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In 2003, Disability Advocates, a nonprofit legal group, sued New York Governor David Patterson, the state’s Department of Health and Mental Health, and other defendants “on behalf of individuals with mental illness residing in, or at risk of entry into, ‘impacted adult homes’ in New York City.” The complaint alleged that adult homes are for-profit, large warehouse-like facilities that house hundreds of residents.

After a five-week trial last year, U.S. District Judge Nicholas G. Garaufis found that the state “denied thousands of individuals with mental illness in New York City the opportunity to receive services in the most integrated setting appropriate for their needs,” adding that “these actions constitute discrimination” under the Americans with Disabilities Act and the Rehabilitation Act. The court noted that “virtually all” of the 4,300 mentally ill residents of adult homes were not in the most “integrated settings appropriate to meet their needs.” The judge then ordered the state to place all qualified mentally ill individuals in supported housing, if they choose, within four years.

In his most recent opinion, the judge criticized the state’s remedial proposal, saying it “scarcely begins to address the violations identified by the court.” The state proposed to create 200 supportive housing units per year over the next five years, for a total of only 1,000 new units. The judge wrote as follows:

The court is disappointed and, frankly, incredulous that defendants sincerely believe this proposal would suffice. As if failing to provide a meaningful remedy for current adult home residents were not bad enough, defendants also make absolutely no provision of supported housing for potential future adult home residents, ensuring that the violations found by this court will inevitably recur.

The judge also stated he will appoint a monitor to make sure the state complies with the order. For the full story, click here.

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In 2005, Illinois adopted a law that limited jury awards for pain and suffering to $500,000 against doctors and $1 million against hospitals. Illinois medical and business industries supported the cap, claiming jury awards against medical providers had led to astronomical malpractice insurance rates, which in turn, had driven doctors out of the state. Trial lawyers and patient-rights groups argued that the real factor behind medical malpractice insurance rate hikes is the insurance industry. The Illinois Supreme Court called the law a legislative branch infringement on an issue that should be decided by the courts:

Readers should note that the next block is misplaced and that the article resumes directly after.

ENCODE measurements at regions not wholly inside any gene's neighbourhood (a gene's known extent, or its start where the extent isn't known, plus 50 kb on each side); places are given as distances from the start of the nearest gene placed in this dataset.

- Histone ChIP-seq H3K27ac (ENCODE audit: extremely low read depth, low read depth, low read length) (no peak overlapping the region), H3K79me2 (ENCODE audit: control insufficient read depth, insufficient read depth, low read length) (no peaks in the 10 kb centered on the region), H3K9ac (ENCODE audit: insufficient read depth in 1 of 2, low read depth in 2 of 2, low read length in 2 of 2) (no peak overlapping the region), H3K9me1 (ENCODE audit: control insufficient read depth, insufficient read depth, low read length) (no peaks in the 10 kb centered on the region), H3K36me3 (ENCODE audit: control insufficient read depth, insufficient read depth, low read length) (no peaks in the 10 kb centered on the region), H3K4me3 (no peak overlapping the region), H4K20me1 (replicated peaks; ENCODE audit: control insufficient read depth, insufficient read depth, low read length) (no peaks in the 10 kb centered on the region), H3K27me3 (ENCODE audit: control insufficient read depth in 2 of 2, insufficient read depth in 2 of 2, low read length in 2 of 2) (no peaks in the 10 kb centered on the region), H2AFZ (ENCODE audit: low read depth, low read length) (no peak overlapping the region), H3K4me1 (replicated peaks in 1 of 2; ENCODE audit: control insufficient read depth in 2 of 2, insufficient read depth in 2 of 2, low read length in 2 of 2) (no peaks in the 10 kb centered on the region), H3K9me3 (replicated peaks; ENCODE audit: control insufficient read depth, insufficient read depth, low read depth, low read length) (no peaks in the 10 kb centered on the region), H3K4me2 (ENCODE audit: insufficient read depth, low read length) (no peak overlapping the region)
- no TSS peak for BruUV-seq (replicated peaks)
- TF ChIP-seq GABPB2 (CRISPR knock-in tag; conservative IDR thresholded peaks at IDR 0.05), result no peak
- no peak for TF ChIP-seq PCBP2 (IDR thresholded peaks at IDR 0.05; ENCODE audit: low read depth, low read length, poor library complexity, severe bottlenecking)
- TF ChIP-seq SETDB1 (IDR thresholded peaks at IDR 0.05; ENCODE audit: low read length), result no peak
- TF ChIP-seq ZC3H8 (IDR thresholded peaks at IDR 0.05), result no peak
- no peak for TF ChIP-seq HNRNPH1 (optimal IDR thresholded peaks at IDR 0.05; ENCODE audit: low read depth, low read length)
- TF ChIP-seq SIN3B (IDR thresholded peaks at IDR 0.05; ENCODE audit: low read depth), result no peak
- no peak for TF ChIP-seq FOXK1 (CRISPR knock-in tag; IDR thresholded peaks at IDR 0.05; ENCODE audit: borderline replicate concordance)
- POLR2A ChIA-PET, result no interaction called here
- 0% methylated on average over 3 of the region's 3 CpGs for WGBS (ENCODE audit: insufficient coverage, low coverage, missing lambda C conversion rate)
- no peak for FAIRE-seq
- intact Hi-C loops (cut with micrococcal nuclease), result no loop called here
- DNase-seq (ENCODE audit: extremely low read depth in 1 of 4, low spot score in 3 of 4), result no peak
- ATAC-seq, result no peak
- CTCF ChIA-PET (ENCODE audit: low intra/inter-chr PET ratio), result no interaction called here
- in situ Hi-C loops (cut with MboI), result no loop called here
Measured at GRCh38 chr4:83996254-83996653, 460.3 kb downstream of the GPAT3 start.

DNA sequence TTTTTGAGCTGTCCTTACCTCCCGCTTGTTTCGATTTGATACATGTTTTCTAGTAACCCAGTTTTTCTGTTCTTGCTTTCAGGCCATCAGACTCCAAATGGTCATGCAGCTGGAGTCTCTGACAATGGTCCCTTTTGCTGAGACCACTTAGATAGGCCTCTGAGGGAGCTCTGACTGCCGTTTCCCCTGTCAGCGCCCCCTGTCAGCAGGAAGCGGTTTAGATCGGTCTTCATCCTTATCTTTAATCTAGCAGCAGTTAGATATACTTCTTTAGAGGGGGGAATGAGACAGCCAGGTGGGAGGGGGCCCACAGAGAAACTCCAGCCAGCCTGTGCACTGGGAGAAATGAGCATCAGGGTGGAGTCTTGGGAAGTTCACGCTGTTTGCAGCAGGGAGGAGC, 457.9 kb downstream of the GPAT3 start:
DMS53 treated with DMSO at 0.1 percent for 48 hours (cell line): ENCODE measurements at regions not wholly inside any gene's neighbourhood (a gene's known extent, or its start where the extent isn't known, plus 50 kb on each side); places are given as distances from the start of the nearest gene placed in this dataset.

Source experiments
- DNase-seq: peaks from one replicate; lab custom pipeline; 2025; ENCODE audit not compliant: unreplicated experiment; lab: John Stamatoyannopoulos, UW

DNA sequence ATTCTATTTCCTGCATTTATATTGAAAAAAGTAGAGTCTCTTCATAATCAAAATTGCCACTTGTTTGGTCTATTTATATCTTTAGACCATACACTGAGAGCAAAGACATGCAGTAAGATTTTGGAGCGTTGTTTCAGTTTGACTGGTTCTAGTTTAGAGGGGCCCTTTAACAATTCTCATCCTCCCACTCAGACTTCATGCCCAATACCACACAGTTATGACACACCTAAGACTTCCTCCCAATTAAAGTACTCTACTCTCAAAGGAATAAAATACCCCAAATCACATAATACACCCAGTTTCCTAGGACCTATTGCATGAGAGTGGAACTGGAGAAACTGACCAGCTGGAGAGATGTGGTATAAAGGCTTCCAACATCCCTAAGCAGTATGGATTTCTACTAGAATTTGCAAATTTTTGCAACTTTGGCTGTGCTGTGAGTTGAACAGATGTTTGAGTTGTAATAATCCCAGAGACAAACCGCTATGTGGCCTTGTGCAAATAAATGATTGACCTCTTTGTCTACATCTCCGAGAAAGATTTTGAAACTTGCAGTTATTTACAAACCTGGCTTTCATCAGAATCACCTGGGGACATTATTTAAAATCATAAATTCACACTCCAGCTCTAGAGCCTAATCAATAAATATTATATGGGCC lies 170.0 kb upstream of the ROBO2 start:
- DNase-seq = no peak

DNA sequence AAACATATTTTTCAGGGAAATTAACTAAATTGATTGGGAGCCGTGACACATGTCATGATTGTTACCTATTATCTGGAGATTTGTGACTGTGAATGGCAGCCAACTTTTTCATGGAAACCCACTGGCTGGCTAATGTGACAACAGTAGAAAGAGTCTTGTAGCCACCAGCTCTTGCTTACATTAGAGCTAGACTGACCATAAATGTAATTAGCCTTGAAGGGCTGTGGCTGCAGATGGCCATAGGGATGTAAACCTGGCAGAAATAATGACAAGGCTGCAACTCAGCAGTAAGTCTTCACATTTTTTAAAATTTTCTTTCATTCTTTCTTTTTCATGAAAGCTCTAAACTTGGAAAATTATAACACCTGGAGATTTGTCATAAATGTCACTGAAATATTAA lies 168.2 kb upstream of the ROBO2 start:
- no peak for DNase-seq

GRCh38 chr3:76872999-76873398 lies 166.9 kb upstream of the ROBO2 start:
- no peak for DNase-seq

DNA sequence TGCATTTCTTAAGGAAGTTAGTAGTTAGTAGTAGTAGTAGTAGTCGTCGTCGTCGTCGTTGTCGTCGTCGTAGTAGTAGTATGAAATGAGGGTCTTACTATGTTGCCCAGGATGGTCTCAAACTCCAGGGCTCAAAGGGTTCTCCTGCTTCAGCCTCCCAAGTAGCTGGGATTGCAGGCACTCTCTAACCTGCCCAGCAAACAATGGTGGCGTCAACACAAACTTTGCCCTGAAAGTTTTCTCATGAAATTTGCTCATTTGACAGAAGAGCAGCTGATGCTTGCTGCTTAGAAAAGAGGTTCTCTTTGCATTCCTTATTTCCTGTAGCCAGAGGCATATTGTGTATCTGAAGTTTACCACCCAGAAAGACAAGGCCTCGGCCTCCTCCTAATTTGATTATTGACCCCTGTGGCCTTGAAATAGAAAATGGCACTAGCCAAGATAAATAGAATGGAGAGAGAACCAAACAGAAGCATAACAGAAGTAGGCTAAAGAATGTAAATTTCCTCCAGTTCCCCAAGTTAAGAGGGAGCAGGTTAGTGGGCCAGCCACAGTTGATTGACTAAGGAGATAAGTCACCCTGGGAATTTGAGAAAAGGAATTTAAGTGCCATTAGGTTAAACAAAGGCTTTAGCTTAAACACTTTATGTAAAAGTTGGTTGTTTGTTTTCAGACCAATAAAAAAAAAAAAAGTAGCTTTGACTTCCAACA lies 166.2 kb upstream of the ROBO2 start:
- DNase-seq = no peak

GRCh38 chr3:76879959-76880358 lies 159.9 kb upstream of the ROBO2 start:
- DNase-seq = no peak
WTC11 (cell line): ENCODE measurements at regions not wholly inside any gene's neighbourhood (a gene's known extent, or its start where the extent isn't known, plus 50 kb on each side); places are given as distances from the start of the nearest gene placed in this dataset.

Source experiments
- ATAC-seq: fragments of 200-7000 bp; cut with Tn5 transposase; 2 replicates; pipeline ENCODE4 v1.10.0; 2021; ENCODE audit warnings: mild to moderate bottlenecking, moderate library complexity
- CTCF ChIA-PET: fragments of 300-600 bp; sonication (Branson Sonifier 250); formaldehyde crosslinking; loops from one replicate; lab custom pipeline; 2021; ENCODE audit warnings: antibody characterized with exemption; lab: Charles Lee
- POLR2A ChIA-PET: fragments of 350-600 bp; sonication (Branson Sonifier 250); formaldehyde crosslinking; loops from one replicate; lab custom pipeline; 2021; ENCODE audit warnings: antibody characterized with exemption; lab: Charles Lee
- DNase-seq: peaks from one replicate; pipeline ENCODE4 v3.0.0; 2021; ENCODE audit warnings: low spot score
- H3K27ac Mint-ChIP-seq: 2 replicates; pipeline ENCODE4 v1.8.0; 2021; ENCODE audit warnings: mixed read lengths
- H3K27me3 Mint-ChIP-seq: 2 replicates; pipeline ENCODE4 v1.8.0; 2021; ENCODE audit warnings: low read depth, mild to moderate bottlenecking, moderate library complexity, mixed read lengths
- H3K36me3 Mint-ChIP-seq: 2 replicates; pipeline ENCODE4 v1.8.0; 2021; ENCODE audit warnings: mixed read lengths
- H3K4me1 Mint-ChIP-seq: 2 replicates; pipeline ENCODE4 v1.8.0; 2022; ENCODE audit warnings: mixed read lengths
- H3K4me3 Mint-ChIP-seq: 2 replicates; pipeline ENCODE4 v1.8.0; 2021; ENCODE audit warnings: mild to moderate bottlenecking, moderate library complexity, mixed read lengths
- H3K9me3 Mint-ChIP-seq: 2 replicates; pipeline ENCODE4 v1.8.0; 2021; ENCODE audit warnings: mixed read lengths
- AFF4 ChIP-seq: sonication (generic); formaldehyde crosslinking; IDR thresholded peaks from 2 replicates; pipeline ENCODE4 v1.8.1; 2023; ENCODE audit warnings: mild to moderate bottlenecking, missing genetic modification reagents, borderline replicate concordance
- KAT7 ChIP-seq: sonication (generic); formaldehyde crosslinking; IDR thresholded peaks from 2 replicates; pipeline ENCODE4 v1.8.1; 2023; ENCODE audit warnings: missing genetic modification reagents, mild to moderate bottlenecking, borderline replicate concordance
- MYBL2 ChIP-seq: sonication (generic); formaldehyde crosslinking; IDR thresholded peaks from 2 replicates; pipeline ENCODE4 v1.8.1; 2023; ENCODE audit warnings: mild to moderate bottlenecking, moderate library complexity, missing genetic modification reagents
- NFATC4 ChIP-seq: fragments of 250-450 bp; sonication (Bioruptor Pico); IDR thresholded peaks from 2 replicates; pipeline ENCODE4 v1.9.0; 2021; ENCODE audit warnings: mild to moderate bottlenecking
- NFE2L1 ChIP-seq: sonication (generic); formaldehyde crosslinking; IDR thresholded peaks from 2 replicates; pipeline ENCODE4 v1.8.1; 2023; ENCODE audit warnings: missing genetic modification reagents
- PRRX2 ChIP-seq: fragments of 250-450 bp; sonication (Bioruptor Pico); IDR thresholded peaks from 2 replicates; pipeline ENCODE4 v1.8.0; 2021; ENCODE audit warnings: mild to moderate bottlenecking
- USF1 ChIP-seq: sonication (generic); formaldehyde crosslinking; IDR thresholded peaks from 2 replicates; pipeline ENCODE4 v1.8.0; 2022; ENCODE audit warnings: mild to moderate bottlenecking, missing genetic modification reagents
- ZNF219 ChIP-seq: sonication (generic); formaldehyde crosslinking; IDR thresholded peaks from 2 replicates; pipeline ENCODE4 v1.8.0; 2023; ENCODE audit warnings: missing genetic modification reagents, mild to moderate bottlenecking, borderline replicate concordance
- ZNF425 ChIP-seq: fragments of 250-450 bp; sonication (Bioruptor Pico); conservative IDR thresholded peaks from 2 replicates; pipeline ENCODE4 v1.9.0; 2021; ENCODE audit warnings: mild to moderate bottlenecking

The separation of powers clause prohibits one branch of government from exercising ‘powers properly belonging to another. Thus, the inquiry under the separation of powers clause is not whether the damages cap is rationally related to a legitimate government interest but, rather, whether the legislature, through its adoption of the damages cap, is exercising powers properly belonging to the judiciary.

For the full story, click here.

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Honey Torretti, a diabetic women residing in Pennsylvania, complained of pain and discomfort during a routine pregnancy checkup with her doctor, who sent her to a hospital for additional monitoring of her high-risk pregnancy. There, Torretti gave birth to her second child via emergency caesarean section.  She later sued Main Line Hospitals and several doctors under the Emergency Medical Treatment and Active Labor Act (“EMTALA”) after her son was born with “traumatic brain injuries.” EMTALA was enacted in the 1980s to stop emergency rooms from, among other things, refusing care to patients and transferring them to other hospitals without stabilizing them first, or “patient dumping.”

The trial court granted Main Line Hospitals summary judgment, ruling that Torretti had not presented sufficient evidence that her doctor knew a medical emergency was imminent when he sent her to another hospital for monitoring. On appeal, Torretti argued that, because she is a diabetic and had a high-risk pregnancy, each visit to her doctor would qualify as “presentment of an emergency medical condition to trigger EMTALA coverage.” However, the Third Circuit Court of Appeals noted that such a trigger would broaden the scope of EMTALA beyond Congress’s intent, stating the following:

We believe it is clear that Congress did not intend EMTALA to cover these individuals every time they come to the hospital for their [routinely scheduled] appointments, even though they suffer from serious medical conditions that risk becoming emergent.

The court also noted that EMTALA was “not a federal malpractice statute,” although Torretti may be able seek recovery in some other form.

For the full story, click here.